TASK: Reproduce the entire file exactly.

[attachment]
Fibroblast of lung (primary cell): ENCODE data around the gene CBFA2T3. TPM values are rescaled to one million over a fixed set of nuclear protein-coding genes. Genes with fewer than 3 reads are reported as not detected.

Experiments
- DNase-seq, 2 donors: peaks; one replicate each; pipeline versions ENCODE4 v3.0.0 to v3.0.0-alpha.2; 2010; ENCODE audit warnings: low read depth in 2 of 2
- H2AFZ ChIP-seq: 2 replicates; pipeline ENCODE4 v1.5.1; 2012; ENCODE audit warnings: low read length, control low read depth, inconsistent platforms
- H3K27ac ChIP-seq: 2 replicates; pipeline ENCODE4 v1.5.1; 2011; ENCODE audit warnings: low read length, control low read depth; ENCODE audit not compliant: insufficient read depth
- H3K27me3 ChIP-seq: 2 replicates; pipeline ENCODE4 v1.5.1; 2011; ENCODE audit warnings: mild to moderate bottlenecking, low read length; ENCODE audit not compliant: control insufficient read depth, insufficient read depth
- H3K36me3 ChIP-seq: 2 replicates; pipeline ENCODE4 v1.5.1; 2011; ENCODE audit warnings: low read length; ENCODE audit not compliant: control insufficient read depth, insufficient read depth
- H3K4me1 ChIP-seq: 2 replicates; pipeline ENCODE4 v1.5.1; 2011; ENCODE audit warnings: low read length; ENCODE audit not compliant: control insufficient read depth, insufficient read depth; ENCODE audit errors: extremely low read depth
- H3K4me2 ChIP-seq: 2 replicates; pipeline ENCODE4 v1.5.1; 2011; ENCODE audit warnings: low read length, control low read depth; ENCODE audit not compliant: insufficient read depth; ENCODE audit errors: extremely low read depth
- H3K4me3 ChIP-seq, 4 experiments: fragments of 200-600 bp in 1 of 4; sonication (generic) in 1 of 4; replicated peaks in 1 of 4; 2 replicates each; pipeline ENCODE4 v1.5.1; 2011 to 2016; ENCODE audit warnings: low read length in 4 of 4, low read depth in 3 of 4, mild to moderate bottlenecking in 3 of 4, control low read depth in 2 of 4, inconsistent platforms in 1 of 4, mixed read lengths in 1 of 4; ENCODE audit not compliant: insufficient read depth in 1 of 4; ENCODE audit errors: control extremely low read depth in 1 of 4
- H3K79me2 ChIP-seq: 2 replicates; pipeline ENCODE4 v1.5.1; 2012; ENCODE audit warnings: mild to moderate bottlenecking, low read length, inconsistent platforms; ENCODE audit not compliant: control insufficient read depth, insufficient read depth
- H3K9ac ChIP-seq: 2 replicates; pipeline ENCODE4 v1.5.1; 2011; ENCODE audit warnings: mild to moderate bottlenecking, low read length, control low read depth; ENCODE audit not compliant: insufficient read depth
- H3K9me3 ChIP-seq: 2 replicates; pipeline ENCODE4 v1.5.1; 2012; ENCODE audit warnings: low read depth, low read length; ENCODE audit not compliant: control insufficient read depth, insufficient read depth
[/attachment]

Fibroblast of lung (primary cell): ENCODE data around the gene CBFA2T3. TPM values are rescaled to one million over a fixed set of nuclear protein-coding genes. Genes with fewer than 3 reads are reported as not detected.

Experiments
- DNase-seq, 2 donors: peaks; one replicate each; pipeline versions ENCODE4 v3.0.0 to v3.0.0-alpha.2; 2010; ENCODE audit warnings: low read depth in 2 of 2
- H2AFZ ChIP-seq: 2 replicates; pipeline ENCODE4 v1.5.1; 2012; ENCODE audit warnings: low read length, control low read depth, inconsistent platforms
- H3K27ac ChIP-seq: 2 replicates; pipeline ENCODE4 v1.5.1; 2011; ENCODE audit warnings: low read length, control low read depth; ENCODE audit not compliant: insufficient read depth
- H3K27me3 ChIP-seq: 2 replicates; pipeline ENCODE4 v1.5.1; 2011; ENCODE audit warnings: mild to moderate bottlenecking, low read length; ENCODE audit not compliant: control insufficient read depth, insufficient read depth
- H3K36me3 ChIP-seq: 2 replicates; pipeline ENCODE4 v1.5.1; 2011; ENCODE audit warnings: low read length; ENCODE audit not compliant: control insufficient read depth, insufficient read depth
- H3K4me1 ChIP-seq: 2 replicates; pipeline ENCODE4 v1.5.1; 2011; ENCODE audit warnings: low read length; ENCODE audit not compliant: control insufficient read depth, insufficient read depth; ENCODE audit errors: extremely low read depth
- H3K4me2 ChIP-seq: 2 replicates; pipeline ENCODE4 v1.5.1; 2011; ENCODE audit warnings: low read length, control low read depth; ENCODE audit not compliant: insufficient read depth; ENCODE audit errors: extremely low read depth
- H3K4me3 ChIP-seq, 4 experiments: fragments of 200-600 bp in 1 of 4; sonication (generic) in 1 of 4; replicated peaks in 1 of 4; 2 replicates each; pipeline ENCODE4 v1.5.1; 2011 to 2016; ENCODE audit warnings: low read length in 4 of 4, low read depth in 3 of 4, mild to moderate bottlenecking in 3 of 4, control low read depth in 2 of 4, inconsistent platforms in 1 of 4, mixed read lengths in 1 of 4; ENCODE audit not compliant: insufficient read depth in 1 of 4; ENCODE audit errors: control extremely low read depth in 1 of 4
- H3K79me2 ChIP-seq: 2 replicates; pipeline ENCODE4 v1.5.1; 2012; ENCODE audit warnings: mild to moderate bottlenecking, low read length, inconsistent platforms; ENCODE audit not compliant: control insufficient read depth, insufficient read depth
- H3K9ac ChIP-seq: 2 replicates; pipeline ENCODE4 v1.5.1; 2011; ENCODE audit warnings: mild to moderate bottlenecking, low read length, control low read depth; ENCODE audit not compliant: insufficient read depth
- H3K9me3 ChIP-seq: 2 replicates; pipeline ENCODE4 v1.5.1; 2012; ENCODE audit warnings: low read depth, low read length; ENCODE audit not compliant: control insufficient read depth, insufficient read depth